Praying and breaking the fast together are important elements of Ramadan. How do muslims experience Ramadan in times of lockdown? For the Belgian newswebsite MO*, writer and RPM volunteer Wim Peumans interviewed Onur, who migrated from Turkey to Belgium. For Onur the experience of Ramadan has become highly individualized, especially during the current anti-virus measures. Artist Mounir Eddib (@geniuschild) drew a portrait to accompany Onur’s story.
‘My earliest memory of Ramadan is actually the first time I joined the fast. I was around six years old. Of course I didn’t join the fast for a month, just for a day. My mother asked whether I was ready for it. I was in the first year of elementary school, which is pretty young to join. But I really wanted to try.’
‘My sister – who is three years older than me – used to fast back then, although I can’t remember whether she fasted the whole month. In the evening we had relatives visiting – aunts, uncles, cousins – and we had prepared a big, big dinner. It was my first fast followed by a family dinner. At one point everyone was congratulating me for doing my first fast. It was a beautiful moment where I felt connected with everyone.’
Onur, in his late twenties, hails from Turkey. Thanks to mystical workings of algorythms, Onur and I met each other on Instagram and after meeting up for a coffee last year our virtual friendship evolved into a real-life one. Onur migrated from Turkey to Belgium in 2016. ‘I moved here during Ramadan actually. It was unfortunate not being able to spend Eid with my parents. I had a temporary room in my friend’s house in Belgium. All my roommates were Muslim, which made it easier: we fast together, had iftar together, got up before dawn to have suhur. My first Eid in Belgium felt different, but I didn’t feel home-sick. I was in a Turkish mosque, which is basically the same as the mosques in Turkey. I was witnessing scenes I’d see during Eid in Turkey, so I learned there’s a small piece of Turkey in this city.’
Onur shares a flat located at the edge of the Turkish neighbourhood in the city where he lives. ‘Maybe it’s not the right comparison, but I have friends in Belgium who do a marathon each year. Ramadan is a bit like that. You have to prepare, you have to be ready, it’s not easy. At the end your body and mind feel great. I’m glad I have a special month that is different from the rest of the year. Individually and collectively, there’s a special atmosphere during Ramadan that I look forward to.’
The holy month requires all kinds of preparations, Onur explains. ‘When I was living with my parents in Turkey, we’d use to buy a lot of food to prepare for Ramadan. Dried fruits, like dates, apricots and wallnuts, special bread or desserts, such as Güllaç. These are things I have to take care of myself now that I live in Belgium.’ In other words, you have to prepare your pantry and kitchen. But there’s more to it. ‘Of course there’s a psychological preparation that is required as well. Here in Belgium the days last much longer, which is challenging. Last year I had issues with my diet, I didn’t eat enough, which gave me vertigo and nausea. So I really have to pay attention to that. Also, you have to make time for religion during that month, focus on your spiritual journey. You pay more attention to not hurting anyone or committing any sins. A few weeks beforehand I started to increase my level of exercise, like jogging. During Ramadan I just take walks. In other words, it’s a special period, from food to body and psychology.’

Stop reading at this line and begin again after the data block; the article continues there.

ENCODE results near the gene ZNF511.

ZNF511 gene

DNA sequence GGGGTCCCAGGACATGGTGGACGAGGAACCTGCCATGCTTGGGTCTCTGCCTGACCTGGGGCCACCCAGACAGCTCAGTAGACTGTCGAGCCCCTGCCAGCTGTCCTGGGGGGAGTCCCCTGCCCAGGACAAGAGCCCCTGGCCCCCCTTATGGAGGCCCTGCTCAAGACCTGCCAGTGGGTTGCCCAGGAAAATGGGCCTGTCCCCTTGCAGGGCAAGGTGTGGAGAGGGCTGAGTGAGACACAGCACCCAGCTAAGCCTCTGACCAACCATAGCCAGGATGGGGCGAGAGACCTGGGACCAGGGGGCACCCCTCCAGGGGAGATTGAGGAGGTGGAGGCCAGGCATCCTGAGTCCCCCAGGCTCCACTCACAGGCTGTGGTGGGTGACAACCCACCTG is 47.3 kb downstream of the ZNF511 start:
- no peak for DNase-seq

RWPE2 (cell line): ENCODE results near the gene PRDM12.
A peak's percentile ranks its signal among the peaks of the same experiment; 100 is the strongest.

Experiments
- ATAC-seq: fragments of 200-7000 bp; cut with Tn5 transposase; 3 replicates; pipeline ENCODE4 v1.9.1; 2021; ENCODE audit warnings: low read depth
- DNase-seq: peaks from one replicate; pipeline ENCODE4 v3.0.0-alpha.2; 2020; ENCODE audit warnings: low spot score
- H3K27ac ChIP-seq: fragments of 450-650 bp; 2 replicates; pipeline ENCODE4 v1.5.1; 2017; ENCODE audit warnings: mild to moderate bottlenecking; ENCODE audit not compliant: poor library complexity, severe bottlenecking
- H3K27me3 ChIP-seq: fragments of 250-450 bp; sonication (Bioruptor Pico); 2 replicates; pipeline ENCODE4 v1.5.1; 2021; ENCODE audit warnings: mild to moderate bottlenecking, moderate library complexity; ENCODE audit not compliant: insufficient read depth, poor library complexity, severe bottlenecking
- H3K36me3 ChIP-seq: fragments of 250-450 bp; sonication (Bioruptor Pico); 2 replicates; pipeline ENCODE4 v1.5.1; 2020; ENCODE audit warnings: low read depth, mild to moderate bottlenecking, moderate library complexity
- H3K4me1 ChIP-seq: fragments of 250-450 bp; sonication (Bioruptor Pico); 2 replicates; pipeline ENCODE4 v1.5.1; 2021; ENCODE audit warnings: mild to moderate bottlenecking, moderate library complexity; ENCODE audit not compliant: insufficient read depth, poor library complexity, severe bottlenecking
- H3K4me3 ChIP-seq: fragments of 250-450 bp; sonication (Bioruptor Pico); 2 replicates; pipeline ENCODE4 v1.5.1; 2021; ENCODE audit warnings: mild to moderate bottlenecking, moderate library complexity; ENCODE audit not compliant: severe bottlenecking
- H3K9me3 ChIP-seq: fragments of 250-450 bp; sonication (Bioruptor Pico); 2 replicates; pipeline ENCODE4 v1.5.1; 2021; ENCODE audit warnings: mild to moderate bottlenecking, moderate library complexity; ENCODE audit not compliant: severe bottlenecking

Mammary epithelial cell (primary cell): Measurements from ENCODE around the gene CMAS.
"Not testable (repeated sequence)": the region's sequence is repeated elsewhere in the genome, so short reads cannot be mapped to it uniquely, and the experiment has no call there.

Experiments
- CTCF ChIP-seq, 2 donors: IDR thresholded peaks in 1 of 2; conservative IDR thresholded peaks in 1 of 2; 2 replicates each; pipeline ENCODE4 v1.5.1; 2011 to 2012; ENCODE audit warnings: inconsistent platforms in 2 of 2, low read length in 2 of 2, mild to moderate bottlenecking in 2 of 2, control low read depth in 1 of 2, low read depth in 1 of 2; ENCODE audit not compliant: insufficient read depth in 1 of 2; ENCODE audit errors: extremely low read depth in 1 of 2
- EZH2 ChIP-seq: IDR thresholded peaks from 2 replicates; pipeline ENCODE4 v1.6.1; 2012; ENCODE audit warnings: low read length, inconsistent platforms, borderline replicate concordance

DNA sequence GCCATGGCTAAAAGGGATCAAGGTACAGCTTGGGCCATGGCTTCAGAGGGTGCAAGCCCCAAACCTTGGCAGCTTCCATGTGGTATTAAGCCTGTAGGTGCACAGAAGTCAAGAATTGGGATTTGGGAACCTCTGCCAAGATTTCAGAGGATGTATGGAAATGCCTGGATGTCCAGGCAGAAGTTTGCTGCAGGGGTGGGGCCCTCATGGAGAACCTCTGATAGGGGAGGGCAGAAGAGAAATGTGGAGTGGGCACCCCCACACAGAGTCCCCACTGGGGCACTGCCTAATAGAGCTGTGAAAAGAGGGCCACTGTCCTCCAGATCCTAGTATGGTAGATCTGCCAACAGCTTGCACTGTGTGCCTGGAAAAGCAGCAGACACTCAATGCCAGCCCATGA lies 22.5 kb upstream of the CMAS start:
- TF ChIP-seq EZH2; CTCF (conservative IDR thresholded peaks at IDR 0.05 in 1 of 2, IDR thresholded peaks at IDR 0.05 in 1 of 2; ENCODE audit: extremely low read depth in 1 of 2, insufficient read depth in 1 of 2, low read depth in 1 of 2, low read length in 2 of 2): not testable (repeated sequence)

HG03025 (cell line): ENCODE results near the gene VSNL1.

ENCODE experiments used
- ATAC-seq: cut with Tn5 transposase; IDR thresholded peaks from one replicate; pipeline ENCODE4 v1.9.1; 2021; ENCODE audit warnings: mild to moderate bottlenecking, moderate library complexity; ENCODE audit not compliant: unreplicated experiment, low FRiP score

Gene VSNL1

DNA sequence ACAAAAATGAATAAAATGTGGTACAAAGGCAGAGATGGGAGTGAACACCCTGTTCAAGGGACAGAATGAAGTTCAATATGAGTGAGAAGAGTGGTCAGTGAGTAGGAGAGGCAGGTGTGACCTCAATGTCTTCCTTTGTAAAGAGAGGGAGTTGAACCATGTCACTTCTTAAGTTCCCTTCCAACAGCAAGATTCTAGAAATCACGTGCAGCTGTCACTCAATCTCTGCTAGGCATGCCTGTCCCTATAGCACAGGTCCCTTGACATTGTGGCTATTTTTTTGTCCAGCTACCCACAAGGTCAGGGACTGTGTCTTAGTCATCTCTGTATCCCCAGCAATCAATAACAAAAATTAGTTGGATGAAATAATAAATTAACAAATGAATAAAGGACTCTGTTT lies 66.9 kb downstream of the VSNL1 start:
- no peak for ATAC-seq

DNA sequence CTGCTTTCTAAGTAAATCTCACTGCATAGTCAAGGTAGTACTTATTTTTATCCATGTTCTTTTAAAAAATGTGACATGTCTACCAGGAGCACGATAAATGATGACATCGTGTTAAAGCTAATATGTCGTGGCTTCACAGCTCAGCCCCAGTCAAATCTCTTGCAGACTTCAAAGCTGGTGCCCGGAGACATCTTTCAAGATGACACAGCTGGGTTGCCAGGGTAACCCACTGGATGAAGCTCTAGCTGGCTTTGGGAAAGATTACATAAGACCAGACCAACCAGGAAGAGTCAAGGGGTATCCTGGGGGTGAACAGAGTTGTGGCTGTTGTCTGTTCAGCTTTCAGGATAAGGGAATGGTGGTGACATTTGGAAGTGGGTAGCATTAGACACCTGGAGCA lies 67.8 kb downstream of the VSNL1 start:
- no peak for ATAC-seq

Practicing Ramadan in Belgium is wholly different experience. As his flatmate is not Muslim, Onur fasts by himself, making it into a highly individual journey. ‘My eating times change a lot, so we at first I thought we wouldn’t be sharing any meals together – which we usually do. This felt strange, so my flatmate suggested we should at least try to have dinner together during Ramadan. Last year I didn’t join my collagues during lunch. Whether there’s a lockdown or not, there’s no Ramadan atmosphere in the streets. The only time I get a Ramadan vibe is when my Turkish-Belgian friends invite me for iftar. In Turkey I’d be breaking the fast with a different group of people every night. Either at their place or in a restaurant. It’s very social and lively.’ The current lockdown has taken away the important social aspect of Ramadan. ‘You can’t visit anyone. I don’t go to the mosque for prayer. So it’s a very solitary experience this year for me.’
On the first day of Eid, which marks the end of the month, Onur usually goes for prayer at the mosque in the early hours of morning. ‘I see many Turkish Belgian people there, even though I don’t know any of them. At the mosque political differences are set aside, particularly during Ramadan. After prayer we shake hands or even hug. It makes me feel part of the community. My Turkish Belgian friends only have one day off for Eid – the celebrations usually take three days. Sometimes I go to them, but it’s not always the case, as they tend to celebrate with their family. In Turkey you visit people – family, friends, acquantainces – in their home and eat together. But here in Belgium that is not the case.’
Friends and colleagues are usually very supportive and respectful. ‘One colleague was so intrigued that he started looking up information about Ramadan. After reading about the health benefits, he also gave it a try, which I thought was funny.’ After Eid Onur buys special sweets – he even asks friends to bring them directly from Turkey. ‘I hand them out to friends and colleagues. It’s my way of showing them Ramadan has ended: I’m taking up my normal routine again.’
This article was originally published in Dutch on the Belgian newswebsite MO*.
Original publication: https://www.mo.be/wijzijnhier/een-hoogst-individuele-beleving-ramadan-tijdens-de-lockdown
Translation by Wim Peumans